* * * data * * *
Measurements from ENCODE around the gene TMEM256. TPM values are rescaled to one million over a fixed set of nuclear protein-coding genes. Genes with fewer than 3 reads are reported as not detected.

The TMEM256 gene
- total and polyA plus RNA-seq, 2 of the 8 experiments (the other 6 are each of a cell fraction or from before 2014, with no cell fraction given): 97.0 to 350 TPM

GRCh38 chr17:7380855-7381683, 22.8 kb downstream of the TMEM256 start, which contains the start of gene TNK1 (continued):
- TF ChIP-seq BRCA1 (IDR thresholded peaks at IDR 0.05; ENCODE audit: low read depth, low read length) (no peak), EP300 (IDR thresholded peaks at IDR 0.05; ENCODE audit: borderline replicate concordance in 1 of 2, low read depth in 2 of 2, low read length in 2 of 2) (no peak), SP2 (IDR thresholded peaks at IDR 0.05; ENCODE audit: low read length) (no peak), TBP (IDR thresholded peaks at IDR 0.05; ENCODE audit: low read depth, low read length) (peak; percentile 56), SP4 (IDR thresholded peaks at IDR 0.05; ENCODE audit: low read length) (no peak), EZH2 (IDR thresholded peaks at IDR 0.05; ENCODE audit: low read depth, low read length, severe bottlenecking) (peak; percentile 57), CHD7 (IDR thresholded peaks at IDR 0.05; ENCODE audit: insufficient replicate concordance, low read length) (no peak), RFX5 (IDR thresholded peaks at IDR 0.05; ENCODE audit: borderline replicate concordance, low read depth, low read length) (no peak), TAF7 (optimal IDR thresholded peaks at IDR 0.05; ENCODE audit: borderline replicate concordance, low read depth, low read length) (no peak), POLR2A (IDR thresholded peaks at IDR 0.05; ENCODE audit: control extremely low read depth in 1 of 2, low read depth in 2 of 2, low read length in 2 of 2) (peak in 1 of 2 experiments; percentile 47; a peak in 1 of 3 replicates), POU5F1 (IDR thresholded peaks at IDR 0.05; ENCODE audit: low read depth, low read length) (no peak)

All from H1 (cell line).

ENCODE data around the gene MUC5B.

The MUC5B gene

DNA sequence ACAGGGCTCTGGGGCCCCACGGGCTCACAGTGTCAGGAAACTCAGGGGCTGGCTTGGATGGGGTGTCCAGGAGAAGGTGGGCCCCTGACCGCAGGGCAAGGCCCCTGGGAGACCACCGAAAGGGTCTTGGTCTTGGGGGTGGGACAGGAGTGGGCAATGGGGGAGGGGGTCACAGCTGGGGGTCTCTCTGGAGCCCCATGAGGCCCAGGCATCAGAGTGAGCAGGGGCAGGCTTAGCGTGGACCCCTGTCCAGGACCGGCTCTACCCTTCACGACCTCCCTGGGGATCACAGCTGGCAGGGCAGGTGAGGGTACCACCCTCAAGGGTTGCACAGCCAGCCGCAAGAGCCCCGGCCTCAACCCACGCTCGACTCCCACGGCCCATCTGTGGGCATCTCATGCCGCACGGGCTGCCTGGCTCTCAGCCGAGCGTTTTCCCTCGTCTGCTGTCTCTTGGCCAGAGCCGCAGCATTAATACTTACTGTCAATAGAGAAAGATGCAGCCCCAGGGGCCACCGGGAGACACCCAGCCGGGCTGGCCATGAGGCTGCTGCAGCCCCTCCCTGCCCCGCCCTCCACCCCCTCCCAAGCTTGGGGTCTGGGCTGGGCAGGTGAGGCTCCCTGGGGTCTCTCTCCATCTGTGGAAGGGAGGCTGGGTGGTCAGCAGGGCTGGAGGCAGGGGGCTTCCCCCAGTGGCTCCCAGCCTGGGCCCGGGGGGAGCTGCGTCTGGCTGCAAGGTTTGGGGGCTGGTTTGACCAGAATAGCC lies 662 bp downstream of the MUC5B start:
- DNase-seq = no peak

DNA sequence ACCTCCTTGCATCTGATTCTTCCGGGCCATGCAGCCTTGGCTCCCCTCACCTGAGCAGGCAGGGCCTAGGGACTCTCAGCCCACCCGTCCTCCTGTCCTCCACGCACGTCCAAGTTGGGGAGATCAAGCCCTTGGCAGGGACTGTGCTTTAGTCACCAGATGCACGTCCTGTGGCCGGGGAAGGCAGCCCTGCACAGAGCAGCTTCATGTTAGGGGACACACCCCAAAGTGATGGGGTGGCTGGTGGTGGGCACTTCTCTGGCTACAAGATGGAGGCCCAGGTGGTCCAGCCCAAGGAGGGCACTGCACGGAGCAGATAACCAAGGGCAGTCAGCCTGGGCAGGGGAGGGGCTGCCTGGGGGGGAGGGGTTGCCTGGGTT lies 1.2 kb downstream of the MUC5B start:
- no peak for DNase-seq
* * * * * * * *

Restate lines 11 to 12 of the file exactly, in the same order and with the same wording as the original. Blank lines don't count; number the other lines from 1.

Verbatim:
DNA sequence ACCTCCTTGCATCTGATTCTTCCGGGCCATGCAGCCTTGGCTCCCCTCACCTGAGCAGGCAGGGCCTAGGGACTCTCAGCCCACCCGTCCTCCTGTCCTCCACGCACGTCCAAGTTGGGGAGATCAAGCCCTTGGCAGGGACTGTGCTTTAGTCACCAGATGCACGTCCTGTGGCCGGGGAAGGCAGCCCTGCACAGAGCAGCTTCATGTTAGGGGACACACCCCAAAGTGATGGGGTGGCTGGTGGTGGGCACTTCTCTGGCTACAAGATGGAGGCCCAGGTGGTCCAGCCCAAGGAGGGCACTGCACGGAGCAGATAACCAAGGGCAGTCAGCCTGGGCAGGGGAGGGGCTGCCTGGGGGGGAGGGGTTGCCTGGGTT lies 1.2 kb downstream of the MUC5B start:
- no peak for DNase-seq